Who run the world?! Apparently it should be Sheryl Sandberg.
Facebook Chief Operating Officer, nonprofit founder, mother, and Beyoncé fan, Sandberg does it all. Yesterday, she appeared on BBC 4’s “Desert Island Discs” and opened up about the gender pay gap, her husband’s death, and her favorite songs.
“Desert Island Discs” is a long-running BBC radio show in which artists, writers, and public figures name eight music tracks they would bring on a desert island. It has featured artist Ed Sheeran, activist Gloria Steinem, and entrepreneur Bill Gates.
Throughout the 40-plus minute radio segment, Sandberg spoke eloquently about the need for women in leadership roles.
“We start telling little girls not to lead at very young ages and we start telling little boys to lead at very young ages and that’s a mistake,” she said. “No matter what the cultural differences for women all over the world, all over the world we expect men to lead and women to do for others.”
Her first desert island pick, Beyoncé’s “Run The World (Girls),” reflected this message.
“Beyonce’s message that women can run the world, that women should run the world, her message that she’s the boss, I think, is super important for not just women but girls and boys to hear.”
Sandberg also spoke in-depth about the “imposter syndrome,” in which even the most competent, qualified women feel less qualified than men to perform the same job or task.
“We know that women more than men suffer from the imposter syndrome and systematically underestimate their own performance,” Sandberg said. “I definitely struggled with self-doubt.”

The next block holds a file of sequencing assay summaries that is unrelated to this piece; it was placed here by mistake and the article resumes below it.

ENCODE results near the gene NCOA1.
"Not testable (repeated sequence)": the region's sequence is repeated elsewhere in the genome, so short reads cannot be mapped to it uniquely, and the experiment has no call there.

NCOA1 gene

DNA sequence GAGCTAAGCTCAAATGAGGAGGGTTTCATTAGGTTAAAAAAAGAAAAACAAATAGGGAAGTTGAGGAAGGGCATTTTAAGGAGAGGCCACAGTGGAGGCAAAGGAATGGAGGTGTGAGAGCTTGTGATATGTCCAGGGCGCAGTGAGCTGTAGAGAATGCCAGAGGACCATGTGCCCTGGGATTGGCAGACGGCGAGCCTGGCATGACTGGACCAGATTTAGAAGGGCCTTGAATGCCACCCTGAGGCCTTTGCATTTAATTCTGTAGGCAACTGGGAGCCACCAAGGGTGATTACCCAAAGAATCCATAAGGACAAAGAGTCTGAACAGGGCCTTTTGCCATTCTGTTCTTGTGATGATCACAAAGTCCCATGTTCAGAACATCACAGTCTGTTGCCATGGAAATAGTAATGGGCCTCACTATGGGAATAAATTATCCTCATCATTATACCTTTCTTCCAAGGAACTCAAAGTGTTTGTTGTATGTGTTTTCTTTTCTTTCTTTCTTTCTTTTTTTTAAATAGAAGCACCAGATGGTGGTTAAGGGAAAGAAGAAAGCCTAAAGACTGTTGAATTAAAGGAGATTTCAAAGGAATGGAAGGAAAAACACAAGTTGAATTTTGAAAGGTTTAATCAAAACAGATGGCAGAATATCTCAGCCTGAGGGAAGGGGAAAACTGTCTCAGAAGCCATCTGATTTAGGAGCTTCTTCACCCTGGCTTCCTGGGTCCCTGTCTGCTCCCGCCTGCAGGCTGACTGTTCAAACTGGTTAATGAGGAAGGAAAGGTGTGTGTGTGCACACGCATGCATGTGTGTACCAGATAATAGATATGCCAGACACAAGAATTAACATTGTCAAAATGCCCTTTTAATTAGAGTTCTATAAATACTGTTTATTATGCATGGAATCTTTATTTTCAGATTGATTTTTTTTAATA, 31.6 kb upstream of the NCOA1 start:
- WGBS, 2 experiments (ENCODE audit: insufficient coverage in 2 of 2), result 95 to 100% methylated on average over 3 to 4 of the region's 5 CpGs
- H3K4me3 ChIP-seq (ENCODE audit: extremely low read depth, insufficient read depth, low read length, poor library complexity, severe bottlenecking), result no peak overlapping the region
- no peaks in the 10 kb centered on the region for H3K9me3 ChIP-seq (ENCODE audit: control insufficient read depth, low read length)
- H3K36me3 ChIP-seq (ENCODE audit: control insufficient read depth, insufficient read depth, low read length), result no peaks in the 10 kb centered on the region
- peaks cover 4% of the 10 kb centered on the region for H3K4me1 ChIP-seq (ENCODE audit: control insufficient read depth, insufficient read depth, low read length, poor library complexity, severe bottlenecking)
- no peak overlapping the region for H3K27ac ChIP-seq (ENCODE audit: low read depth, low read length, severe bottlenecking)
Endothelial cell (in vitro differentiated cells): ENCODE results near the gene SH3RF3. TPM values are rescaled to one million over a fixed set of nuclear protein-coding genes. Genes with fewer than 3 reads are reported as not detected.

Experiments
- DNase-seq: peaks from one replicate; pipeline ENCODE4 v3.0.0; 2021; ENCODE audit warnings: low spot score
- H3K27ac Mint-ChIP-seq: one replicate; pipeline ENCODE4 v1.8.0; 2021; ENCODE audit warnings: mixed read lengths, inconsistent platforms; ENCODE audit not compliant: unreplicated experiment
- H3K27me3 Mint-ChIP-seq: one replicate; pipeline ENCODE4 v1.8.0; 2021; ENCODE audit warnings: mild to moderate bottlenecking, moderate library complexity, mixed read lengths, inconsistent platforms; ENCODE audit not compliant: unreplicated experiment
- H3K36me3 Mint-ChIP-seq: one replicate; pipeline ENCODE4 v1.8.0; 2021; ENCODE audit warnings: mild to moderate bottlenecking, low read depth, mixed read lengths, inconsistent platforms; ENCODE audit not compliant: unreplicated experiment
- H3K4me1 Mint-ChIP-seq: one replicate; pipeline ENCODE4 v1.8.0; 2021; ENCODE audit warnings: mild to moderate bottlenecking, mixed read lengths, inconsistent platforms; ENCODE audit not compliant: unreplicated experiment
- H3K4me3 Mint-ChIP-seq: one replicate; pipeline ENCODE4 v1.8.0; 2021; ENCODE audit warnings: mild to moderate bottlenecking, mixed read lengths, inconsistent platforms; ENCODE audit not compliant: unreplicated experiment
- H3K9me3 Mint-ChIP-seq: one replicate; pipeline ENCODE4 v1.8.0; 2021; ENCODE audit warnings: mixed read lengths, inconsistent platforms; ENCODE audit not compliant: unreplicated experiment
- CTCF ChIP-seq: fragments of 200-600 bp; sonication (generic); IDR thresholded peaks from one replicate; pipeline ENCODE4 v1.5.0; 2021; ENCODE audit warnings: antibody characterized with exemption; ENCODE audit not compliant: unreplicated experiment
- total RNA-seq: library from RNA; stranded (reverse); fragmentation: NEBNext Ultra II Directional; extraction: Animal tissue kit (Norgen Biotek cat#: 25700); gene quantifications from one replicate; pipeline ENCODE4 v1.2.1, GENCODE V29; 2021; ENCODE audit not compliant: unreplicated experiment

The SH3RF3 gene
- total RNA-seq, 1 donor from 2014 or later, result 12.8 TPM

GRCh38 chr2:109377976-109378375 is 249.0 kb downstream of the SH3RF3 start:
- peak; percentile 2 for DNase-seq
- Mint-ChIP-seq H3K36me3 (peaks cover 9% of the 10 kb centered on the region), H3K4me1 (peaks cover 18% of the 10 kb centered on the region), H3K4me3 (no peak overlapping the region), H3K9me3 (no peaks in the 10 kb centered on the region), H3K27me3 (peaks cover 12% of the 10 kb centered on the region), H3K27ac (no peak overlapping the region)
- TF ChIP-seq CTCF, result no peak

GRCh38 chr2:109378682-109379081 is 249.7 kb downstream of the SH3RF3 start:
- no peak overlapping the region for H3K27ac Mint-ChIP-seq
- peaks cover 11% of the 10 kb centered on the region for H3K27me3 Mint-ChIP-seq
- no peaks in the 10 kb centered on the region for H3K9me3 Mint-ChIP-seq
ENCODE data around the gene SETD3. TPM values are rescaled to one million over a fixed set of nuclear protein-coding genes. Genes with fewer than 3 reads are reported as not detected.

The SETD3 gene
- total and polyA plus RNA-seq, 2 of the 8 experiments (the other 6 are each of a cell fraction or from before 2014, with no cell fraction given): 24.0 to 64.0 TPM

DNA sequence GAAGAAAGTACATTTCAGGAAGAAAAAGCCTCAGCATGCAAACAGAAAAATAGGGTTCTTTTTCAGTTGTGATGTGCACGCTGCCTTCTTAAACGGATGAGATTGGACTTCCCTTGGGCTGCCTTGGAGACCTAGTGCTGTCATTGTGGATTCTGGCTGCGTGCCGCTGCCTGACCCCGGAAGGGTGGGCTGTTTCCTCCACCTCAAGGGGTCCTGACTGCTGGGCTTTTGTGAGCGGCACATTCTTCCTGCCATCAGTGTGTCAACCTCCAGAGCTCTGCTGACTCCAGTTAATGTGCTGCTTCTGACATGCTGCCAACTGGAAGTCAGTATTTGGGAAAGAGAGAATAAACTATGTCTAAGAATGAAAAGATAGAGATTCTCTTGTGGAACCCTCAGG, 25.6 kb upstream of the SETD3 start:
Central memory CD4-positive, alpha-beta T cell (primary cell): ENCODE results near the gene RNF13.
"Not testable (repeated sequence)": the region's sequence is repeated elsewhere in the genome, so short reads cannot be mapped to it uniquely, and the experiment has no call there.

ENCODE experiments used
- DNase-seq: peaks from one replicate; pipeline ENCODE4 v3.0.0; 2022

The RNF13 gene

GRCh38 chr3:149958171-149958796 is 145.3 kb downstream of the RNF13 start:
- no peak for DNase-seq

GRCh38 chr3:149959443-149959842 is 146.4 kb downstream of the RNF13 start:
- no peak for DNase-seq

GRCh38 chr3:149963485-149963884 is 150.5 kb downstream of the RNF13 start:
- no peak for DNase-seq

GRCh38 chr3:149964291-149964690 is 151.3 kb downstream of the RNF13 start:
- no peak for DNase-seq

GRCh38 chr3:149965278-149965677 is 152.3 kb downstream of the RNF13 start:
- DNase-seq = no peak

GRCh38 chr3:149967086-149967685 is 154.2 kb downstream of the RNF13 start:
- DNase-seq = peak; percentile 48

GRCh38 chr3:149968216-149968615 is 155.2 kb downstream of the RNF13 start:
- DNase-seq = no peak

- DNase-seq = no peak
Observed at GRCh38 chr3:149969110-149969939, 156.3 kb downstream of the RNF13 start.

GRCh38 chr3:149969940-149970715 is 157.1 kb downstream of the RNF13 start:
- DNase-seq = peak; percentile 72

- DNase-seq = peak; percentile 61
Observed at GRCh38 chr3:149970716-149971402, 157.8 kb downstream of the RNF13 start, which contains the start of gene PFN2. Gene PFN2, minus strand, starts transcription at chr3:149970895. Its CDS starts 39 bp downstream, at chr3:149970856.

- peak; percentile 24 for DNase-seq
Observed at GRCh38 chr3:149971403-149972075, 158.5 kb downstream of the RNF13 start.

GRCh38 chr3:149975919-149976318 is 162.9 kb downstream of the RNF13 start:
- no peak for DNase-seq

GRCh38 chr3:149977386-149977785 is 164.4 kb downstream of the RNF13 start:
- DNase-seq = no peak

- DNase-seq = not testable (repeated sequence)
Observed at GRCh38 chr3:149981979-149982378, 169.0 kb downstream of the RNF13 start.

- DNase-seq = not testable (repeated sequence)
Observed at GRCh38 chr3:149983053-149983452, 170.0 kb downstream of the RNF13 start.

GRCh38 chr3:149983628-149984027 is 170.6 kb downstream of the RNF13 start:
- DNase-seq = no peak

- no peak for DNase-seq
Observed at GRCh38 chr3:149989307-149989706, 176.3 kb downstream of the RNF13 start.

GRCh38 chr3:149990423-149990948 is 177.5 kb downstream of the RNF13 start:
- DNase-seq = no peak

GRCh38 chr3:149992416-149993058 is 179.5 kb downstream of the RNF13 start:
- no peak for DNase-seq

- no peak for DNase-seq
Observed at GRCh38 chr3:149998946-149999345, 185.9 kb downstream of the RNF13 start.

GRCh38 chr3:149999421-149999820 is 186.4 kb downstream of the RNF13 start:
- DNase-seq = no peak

She noted that this confidence gap begins at an early age, as young boys are encouraged to take on leadership positions, while young girls are not.
“We need leaders of all types,” she said. “I believe everyone has inside them the ability to lead and we should let people choose that not based on gender, but on who they are and who they want to be.”
Sandberg’s interview came at a good time. Today is Black Women’s Equal Pay Day, Refinery29 reports, which means that black women would have to work all of 2016 and through today to make the same as white men made in 2016 alone.
The pay gap for Latinas, Refinery29 adds, is even more substantive.
For women in many professions, women are underrepresented in leadership roles. In film, the top 10 female actors made half as much as the top paid male actors in 2016. A recent study showed that female doctors made $51,000 less than male doctors at public medical schools.
The same is true in the tech world, where Sandberg is a leading figure. Women hold just 11% of leadership roles at Silicon Valley companies and found a mere 5% of startups.
“We need to start paying women well and we need public policy and corporate policy to get there, but certainly women applying for jobs at the same rate as men, women running for office at the same rate as men, that’s gotta be part of the answer,” Sandberg said.
Sandberg, through her non-profit Lean In, is on the front lines of this battle.